national health and well-being.’” Stalnaker v. Novar Corp., 293 F. Supp. 2d 1260,
1264 (M.D. Ala. 2003) (quoting Brooklyn Sav. Bank v. O’Neil, 324 U.S. 697, 706
If an employee proves that his employer violated the FLSA, then the
employer must remit to the employee all unpaid wages or compensation, liquidated
damages in an amount equal to the unpaid wages, reasonable attorneys’ fees, and
costs. 29 U.S.C. § 216(b). “FLSA provisions are mandatory; the ‘provisions are
not subject to negotiation or bargaining between employer and employee.’” Silva
v. Miller, 307 Fed. Appx. 349, 351 (11th Cir. 2009) (quoting Lynn’s Food Stores,
Inc. v. U.S. ex. Rel. U.S. Dep’t of Labor, 679 F.2d 1350, 1352 (11th Cir. 1982));
see also Brooklyn, 324 U.S. at 707. “Any amount due that is not in dispute must
be paid unequivocally; employers may not extract valuable concessions in return
for payment that is indisputably owed under the FLSA.”
Hogan v. Allstate
Beverage Co., Inc., 821 F. Supp. 2d 1274, 1282 (M.D. Ala. 2011).
Consequently, parties may settle an FLSA claim for unpaid wages only if
there is a bona fide dispute relating to a material issue concerning the claim. To
compromise a claim for unpaid wages, the parties must “present to the district
court a proposed settlement, [and] the district court may enter a stipulated
judgment after scrutinizing the settlement for fairness.” Lynn’s Food, 679 F.2d at
1353; see also Hogan, 821 F. Supp. 2d at 1281–82.2 “[T]he parties requesting
review of an FLSA compromise must provide enough information for the court to
examine the bona fides of the dispute.” Dees v. Hydradry, Inc., 706 F. Supp. 2d
1227, 1241 (M.D. Fla. 2010). The information that the parties provide also should
enable the Court “to ensure that employees have received all uncontested wages
due and that they have received a fair deal regarding any additional amount that
remains in controversy.” Hogan, 821 F. Supp. 2d at 1282. “If a settlement in an
employee FLSA suit does reflect a reasonable compromise over issues, such as
FLSA coverage or computation of back wages, that are actually in dispute,” then a
court may approve a settlement. Lynn’s Food, 679 F.2d at 1354; see also Silva,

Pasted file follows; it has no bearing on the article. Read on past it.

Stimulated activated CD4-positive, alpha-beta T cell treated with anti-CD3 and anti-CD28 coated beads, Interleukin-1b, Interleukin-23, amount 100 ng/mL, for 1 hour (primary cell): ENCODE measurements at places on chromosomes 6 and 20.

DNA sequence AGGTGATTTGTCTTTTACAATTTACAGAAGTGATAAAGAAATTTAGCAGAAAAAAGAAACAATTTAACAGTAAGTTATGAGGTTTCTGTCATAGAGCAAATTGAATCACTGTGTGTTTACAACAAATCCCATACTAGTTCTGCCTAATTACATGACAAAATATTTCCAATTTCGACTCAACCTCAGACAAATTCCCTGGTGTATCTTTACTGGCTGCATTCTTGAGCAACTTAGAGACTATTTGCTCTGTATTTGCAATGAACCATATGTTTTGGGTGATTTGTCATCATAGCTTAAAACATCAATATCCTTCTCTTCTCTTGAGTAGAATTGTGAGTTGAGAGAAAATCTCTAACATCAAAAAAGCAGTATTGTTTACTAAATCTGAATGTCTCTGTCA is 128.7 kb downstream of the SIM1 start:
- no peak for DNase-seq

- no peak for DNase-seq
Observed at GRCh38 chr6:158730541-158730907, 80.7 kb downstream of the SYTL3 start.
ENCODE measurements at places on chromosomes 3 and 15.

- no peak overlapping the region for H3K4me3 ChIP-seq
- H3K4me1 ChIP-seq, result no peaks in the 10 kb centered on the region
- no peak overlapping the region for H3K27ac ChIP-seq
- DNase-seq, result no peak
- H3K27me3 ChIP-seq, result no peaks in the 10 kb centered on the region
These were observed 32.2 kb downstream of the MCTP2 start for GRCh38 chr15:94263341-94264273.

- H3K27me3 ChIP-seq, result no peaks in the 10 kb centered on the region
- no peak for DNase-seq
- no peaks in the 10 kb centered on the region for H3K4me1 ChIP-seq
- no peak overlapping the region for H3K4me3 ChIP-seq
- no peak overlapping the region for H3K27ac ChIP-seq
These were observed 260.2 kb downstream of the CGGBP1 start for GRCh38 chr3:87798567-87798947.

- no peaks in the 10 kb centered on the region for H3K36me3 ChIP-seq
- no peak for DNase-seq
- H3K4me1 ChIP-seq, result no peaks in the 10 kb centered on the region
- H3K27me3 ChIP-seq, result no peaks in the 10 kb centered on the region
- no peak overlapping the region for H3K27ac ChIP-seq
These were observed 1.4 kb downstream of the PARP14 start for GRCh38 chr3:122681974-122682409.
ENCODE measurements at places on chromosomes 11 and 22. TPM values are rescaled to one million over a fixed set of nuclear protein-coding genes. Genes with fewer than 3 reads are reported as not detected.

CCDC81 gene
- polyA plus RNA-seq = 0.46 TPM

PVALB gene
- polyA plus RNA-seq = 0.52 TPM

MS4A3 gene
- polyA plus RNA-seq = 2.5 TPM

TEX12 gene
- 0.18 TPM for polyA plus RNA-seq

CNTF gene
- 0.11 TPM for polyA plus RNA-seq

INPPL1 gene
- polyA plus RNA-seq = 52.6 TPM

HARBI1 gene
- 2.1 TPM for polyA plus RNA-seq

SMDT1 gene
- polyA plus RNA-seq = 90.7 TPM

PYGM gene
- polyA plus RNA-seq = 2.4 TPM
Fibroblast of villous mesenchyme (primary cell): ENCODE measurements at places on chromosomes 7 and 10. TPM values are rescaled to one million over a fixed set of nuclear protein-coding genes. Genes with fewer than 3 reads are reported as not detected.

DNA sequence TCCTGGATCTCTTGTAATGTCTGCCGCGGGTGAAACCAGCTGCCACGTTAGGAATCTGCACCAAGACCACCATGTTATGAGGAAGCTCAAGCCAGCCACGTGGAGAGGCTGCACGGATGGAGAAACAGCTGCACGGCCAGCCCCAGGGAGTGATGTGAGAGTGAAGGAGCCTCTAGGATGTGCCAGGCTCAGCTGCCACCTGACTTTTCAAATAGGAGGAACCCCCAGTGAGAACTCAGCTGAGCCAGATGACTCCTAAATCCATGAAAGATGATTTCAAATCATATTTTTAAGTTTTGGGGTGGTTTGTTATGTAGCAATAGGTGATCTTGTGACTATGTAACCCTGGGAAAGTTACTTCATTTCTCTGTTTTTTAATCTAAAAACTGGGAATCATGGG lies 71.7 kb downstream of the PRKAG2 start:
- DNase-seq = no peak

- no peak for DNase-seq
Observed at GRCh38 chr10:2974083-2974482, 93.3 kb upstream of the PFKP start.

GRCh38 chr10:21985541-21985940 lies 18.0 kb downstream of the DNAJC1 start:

307 Fed. Appx. at 351 (proposed settlement must be fair and reasonable).
In Lynn’s Food, the Eleventh Circuit Court of Appeals explained:
[t]here are only two ways in which back wage claims arising under the FLSA can
be settled or compromised by employees. First, under section 216(c), the
Secretary of Labor is authorized to supervise payment to employees of unpaid
wages owed to them. An employee who accepts such a payment supervised by
the Secretary thereby waives his right to bring suit for both the unpaid wages and
for liquidated damages, provided the employer pays in full the back wages. The
only other route for compromise of FLSA claims is provided in the context of
suits brought directly by employees against their employer under section 216(b)
to recover back wages for FLSA violations. When employees bring a private
action for back wages under the FLSA, and present to the district court a proposed
settlement, the district court may enter a stipulated judgment after scrutinizing the
settlement for fairness.
679 F.2d at 1352–53 (footnotes omitted). The Eleventh Circuit reiterated the import of Lynn’s
Food in Nall v. Mal-Motels, Inc., 723 F.3d 1304 (11th Cir. 2013).
Based on the Court’s review of the information that the parties submitted
regarding the terms of the proposed settlement agreement, the Court finds that
there is a bona fide dispute between the parties, and the settlement terms that the
parties have negotiated are fair and reasonable. (See Doc. 13). The parties agreed
to settle Ms. Baltazar’s claims in exchange for an amount that represents a
substantial percentage of Ms. Baltazar’s maximum potential recovery and was
calculated according to a method proposed by Ms. Baltazar. (See Doc. 13, p. 12).
Ms. Baltazar appreciated the risks and costs associated with litigating her claims
and determined that the proposed settlement amount represented a just
compromise. (Doc. 13, p. 11). The Court finds that the settlement amount is fair
and reasonable under the circumstances of this case.
The Court also approves the negotiated attorneys’ fee amount of $10,072.08.
(Doc. 13, p. 14). The “FLSA requires judicial review of the reasonableness of
counsel’s legal fees to assure both that counsel is compensated adequately and that
no conflict of interest taints the amount the wronged employee recovers under a
settlement agreement.” Silva, 307 Fed. Appx. at 351 (citing Lynn’s Food, 679 F.2d
at 1352); see also Briggins v. Elwood TRI, Inc., 3 F. Supp. 3d 1277, 1291 (N.D.
Ala. 2014) (noting that even where payment of attorneys’ fees does not reduce the
compensation negotiated for and payable to an FLSA plaintiff, “the court is
required to review for fairness and approve the fee and expenses proposed to be
paid by the defendants in the settlement”) (citing Silva, 307 Fed. Appx. at 349).
Based upon the information that the parties submitted to the Court, the Court finds
that the fee amount included in the settlement agreement adequately compensates
counsel for the time invested in the action. In addition, the negotiated fee does not
appear to compromise Ms. Baltazar’s recovery. Rather, the fee is “separate and
distinct from the settlement agreement.” Briggins, 3 F. Supp. 3d at 1291. The
Court finds the fee to be fair and reasonable.
For the reasons stated above, the Court approves the parties’ proposed
settlement of Ms. Baltazar’s claims. The Court concludes that there is a bona fide
dispute regarding Ms. Baltazar’s FLSA claims, and the terms that the parties have
negotiated constitute a fair and reasonable resolution of that dispute. The Court
will enter a separate order dismissing Ms. Baltazar’s claims with prejudice and
closing the file.
DONE and ORDERED this December 14, 2016.
MADELINE HUGHES HAIKALA
UNITED STATES DISTRICT JUDGE